What is Icar?
Icar is an iron replacement product. You normally get iron from the foods you eat. Iron helps your body produce red blood cells that carry oxygen through your blood to tissues and organs.
Icar is used to treat or prevent iron deficiency and iron deficiency anemia.
Icar may also be used for purposes not listed in this medication guide.
Icar side effects
Get emergency medical help if you have signs of an allergic reaction: hives; difficult breathing; swelling of your face, lips, tongue, or throat.
Common side effects of Icar may include:
nausea, vomiting, stomach pain;
tooth discoloration; or
dark-colored bowel movements.
This is not a complete list of side effects and others may occur. Call your doctor for medical advice about side effects. You may report side effects to FDA at 1-800-FDA-1088.
Keep Icar out of the reach of children. An accidental overdose of carbonyl iron can be fatal to a child.
Before taking this medicine
You should not use Icar if you are allergic to it, or if you have:
hemolytic anemia; or
anemia that is not caused by iron deficiency.
Ask a doctor or pharmacist if it is safe for you to use this medicine if you do not have an iron deficiency. Icar is generally not for use by people who have a normal iron balance.
Icar tablets may contain milk. Tell your doctor if you have lactose intolerance or a milk allergy.
Ask a doctor before using this medicine if you are pregnant or breast-feeding. Your dose needs may be different during pregnancy or while you are nursing.
Your dose needs may be different during pregnancy or while you are breast-feeding.
Do not give this medicine to a child younger than 12 without medical advice.
Related/similar drugsferrous sulfate, FeroSul, Venofer, Infed
How should I take Icar?
Use exactly as directed on the label, or as prescribed by your doctor. Do not use in larger or smaller amounts or for longer than recommended.
Icar may be taken with food if it upsets your stomach.
The chewable tablet must be chewed before you swallow it.
Shake the oral suspension (liquid) well just before you measure a dose. Measure liquid medicine with the dosing syringe provided, or with a special dose-measuring spoon or medicine cup. If you do not have a dose-measuring device, ask your pharmacist for one.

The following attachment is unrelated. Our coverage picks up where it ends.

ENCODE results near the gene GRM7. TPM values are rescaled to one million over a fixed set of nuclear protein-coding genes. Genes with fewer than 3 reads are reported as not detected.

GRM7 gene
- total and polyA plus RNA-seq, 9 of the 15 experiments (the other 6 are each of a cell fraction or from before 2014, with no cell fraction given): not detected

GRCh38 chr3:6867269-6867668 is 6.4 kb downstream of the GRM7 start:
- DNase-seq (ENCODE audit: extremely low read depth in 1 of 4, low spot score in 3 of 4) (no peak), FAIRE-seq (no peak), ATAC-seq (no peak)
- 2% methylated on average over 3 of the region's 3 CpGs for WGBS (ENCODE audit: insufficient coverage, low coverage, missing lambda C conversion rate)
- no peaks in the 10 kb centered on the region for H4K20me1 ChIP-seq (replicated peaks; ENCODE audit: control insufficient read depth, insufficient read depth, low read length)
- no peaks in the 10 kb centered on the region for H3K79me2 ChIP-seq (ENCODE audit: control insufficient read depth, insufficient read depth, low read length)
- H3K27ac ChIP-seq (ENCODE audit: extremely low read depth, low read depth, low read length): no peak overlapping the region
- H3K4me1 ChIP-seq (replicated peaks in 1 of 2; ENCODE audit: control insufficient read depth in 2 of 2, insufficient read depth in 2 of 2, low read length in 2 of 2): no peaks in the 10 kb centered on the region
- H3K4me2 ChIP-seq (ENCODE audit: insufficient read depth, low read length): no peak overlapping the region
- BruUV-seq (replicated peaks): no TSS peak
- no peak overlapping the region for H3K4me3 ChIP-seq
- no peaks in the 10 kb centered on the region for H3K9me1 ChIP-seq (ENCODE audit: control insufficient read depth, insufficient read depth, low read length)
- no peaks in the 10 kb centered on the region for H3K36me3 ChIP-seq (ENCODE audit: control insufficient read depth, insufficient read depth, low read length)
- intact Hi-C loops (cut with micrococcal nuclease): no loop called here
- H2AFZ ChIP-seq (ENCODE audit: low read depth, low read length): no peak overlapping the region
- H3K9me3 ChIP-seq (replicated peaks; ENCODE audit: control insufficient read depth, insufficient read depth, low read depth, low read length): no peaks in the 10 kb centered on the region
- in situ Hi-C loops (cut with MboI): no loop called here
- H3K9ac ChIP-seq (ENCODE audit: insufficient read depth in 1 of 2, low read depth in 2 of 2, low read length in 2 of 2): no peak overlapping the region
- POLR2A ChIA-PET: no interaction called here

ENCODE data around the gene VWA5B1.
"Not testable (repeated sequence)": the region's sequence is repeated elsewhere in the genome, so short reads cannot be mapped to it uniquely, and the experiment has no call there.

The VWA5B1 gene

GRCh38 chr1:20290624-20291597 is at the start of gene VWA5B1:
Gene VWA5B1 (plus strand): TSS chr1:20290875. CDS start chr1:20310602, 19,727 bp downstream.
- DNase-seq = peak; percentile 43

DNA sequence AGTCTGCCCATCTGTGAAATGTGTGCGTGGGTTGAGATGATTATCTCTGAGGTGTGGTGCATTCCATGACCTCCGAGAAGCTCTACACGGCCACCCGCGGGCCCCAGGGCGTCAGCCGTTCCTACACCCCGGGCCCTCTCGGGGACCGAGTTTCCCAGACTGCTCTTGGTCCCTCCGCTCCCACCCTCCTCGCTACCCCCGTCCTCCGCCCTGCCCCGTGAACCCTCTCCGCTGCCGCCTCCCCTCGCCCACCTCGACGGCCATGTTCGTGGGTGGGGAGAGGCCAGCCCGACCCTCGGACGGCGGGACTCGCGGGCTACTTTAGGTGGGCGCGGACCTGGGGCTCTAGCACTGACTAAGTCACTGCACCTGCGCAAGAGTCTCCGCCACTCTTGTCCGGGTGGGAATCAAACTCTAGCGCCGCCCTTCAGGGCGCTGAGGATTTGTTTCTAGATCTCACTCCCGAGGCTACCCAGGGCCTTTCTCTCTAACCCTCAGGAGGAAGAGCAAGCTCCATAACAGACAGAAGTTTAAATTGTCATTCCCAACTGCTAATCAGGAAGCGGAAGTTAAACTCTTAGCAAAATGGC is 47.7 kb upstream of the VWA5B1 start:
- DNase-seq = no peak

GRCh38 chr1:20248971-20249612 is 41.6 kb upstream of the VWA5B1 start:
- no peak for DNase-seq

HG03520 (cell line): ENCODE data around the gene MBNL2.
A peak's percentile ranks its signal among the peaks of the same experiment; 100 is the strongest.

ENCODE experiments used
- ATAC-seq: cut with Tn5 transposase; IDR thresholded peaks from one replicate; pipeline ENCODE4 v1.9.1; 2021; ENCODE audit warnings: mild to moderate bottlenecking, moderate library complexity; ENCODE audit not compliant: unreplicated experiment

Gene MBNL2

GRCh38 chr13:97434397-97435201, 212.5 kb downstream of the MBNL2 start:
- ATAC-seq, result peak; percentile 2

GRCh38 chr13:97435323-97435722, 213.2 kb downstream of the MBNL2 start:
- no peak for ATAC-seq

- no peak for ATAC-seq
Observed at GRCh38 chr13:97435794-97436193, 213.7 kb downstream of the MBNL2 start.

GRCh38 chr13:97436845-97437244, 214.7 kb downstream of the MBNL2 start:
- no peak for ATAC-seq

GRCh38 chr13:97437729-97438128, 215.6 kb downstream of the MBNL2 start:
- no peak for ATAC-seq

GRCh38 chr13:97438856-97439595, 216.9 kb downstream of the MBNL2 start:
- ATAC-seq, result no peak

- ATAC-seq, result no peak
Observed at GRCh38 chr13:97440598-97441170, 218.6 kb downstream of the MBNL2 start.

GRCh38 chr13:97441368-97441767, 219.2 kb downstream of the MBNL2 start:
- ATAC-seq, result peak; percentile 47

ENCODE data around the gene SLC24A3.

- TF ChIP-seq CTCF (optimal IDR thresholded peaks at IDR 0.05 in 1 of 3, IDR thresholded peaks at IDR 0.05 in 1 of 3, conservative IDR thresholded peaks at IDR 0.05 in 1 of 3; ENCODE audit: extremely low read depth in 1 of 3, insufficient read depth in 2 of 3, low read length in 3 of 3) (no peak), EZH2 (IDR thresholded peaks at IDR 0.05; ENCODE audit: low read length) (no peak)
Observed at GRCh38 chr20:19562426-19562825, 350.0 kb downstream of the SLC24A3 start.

If you need a blood transfusion, tell your caregivers that you are using Icar.
Do not take Icar for longer than 6 months without your doctor's advice.
Store at room temperature, away from moisture and heat. Keep this medicine out of the reach of children. An accidental overdose of iron can be fatal to a child.
What happens if I miss a dose?
Take the missed dose as soon as you remember. However, if it is almost time to take next dose, skip the dose you missed and take the next regularly scheduled dose as directed. Do not take a double dose.
What happens if I overdose?
Seek emergency medical attention or call the Poison Help line at 1-800-222-1222. An overdose of Icar can be fatal, especially to a child.
Overdose symptoms may include diarrhea, bloody or tarry stools, fever, vomiting, severe stomach pain, pale skin, blue lips or fingernails, weak but rapid pulse, shallow breathing, and seizure (convulsions).
What should I avoid while taking carbonyl iron?
Avoid taking Icar within 2 hours before or 2 hours after you take other medicines. This medicine can make it harder for your body to absorb other medicines.
What other drugs will affect Icar?
Ask a doctor or pharmacist if it is safe for you to use Icar if you are also using any of the following drugs:
This list is not complete. Other drugs may interact with carbonyl iron, including prescription and over-the-counter medicines, vitamins, and herbal products. Not all possible interactions are listed in this medication guide.
More about Icar (carbonyl iron)
- Check interactions
- Compare alternatives
- Side effects
- Dosage information
- During pregnancy
- Drug class: iron products
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Remember, keep this and all other medicines out of the reach of children, never share your medicines with others, and use this medication only for the indication prescribed.
Always consult your healthcare provider to ensure the information displayed on this page applies to your personal circumstances.
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